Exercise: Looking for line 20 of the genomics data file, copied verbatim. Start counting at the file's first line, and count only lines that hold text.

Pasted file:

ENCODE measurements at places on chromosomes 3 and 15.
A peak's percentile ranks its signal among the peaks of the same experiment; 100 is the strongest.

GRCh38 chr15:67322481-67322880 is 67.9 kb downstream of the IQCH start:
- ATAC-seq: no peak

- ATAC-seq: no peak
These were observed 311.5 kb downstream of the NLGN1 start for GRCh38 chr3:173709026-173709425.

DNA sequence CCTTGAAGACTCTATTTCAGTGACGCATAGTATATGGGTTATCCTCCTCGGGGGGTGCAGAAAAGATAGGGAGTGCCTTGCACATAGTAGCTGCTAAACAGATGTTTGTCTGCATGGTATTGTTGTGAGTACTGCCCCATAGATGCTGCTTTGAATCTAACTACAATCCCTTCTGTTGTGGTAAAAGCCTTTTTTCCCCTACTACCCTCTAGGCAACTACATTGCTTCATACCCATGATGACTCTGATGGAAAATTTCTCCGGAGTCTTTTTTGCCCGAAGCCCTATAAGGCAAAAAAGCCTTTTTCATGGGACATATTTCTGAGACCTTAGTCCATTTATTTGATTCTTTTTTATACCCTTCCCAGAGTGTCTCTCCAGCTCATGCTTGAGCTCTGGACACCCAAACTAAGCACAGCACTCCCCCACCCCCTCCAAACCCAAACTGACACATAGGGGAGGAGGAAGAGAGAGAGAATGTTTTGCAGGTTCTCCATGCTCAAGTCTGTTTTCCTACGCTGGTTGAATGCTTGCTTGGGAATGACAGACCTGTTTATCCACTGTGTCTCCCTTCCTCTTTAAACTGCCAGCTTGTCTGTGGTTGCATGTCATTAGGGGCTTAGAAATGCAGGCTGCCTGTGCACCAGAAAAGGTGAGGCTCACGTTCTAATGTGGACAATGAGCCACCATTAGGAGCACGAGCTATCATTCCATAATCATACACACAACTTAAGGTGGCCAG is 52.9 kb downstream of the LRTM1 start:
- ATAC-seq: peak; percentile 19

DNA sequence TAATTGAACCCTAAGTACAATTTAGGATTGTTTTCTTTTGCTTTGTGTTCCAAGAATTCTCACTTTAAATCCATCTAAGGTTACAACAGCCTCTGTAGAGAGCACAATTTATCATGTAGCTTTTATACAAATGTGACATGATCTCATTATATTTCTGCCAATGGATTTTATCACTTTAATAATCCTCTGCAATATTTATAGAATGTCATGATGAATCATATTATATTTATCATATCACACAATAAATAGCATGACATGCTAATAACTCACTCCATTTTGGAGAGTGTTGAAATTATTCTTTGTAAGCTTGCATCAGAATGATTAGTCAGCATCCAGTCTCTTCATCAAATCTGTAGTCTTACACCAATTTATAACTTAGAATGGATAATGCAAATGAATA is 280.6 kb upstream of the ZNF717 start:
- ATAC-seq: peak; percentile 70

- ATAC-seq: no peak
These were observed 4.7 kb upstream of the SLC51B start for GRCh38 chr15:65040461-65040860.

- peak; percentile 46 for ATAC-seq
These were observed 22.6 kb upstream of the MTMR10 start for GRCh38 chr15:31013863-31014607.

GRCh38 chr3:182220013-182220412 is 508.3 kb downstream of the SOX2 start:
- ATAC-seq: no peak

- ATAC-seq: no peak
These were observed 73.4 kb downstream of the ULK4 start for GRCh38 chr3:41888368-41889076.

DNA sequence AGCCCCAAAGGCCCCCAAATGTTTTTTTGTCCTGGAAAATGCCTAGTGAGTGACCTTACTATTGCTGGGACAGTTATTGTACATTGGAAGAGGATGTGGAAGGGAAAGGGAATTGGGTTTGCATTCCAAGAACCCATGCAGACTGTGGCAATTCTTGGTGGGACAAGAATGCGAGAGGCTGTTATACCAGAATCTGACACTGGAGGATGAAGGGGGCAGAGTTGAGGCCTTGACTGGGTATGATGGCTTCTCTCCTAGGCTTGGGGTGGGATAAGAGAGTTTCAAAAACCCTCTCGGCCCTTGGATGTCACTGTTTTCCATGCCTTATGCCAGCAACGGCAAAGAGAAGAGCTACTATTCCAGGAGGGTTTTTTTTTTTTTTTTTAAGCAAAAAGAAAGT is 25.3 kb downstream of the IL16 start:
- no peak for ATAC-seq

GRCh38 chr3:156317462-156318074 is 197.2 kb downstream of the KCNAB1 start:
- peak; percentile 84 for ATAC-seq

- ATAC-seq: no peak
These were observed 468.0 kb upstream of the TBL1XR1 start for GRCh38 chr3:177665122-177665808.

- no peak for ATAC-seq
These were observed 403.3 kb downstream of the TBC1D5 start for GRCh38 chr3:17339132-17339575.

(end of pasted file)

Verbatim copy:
- no peak for ATAC-seq